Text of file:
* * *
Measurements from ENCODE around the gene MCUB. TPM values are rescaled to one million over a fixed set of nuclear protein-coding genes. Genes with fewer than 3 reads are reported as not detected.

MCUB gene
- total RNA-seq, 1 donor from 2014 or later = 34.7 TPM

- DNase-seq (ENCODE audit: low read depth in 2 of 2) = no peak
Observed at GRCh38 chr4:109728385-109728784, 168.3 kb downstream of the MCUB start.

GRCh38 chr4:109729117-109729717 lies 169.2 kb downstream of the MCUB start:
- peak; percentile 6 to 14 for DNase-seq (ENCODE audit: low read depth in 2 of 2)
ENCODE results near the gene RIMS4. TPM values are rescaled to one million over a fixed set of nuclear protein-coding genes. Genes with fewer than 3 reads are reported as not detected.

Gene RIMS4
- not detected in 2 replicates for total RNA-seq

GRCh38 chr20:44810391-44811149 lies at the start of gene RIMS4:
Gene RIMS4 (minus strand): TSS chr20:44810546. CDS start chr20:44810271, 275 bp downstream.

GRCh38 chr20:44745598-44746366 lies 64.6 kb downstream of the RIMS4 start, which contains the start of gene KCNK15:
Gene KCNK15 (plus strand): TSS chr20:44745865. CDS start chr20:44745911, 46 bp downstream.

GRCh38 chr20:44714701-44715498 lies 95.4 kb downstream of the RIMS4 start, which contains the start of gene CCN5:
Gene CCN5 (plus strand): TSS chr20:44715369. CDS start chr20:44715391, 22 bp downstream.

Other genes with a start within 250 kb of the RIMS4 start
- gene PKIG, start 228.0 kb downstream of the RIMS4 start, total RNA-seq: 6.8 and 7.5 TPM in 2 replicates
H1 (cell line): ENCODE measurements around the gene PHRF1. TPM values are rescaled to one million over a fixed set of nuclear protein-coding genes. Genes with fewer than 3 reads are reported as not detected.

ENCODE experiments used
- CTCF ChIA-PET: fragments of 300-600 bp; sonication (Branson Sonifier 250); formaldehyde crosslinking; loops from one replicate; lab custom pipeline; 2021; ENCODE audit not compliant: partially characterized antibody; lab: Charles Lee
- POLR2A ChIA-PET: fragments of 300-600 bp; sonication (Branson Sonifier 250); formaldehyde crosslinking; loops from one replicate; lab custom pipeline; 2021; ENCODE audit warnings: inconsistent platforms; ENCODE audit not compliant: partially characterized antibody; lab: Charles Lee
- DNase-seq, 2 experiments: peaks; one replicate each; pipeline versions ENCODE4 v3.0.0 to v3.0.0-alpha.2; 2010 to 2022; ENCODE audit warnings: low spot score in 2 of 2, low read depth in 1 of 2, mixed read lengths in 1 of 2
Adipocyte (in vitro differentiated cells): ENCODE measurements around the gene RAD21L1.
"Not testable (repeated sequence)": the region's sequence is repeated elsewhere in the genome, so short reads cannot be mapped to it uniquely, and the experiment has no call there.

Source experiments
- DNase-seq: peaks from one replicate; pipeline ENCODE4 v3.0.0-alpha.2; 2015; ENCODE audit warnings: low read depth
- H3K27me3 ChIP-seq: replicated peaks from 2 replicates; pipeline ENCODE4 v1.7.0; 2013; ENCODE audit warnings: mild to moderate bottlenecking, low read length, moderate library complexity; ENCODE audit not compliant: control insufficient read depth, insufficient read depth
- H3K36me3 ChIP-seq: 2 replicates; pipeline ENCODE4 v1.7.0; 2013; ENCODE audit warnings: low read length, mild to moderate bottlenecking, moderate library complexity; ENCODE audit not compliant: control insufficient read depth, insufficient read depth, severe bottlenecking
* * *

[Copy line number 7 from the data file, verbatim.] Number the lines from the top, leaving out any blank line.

- peak; percentile 6 to 14 for DNase-seq (ENCODE audit: low read depth in 2 of 2)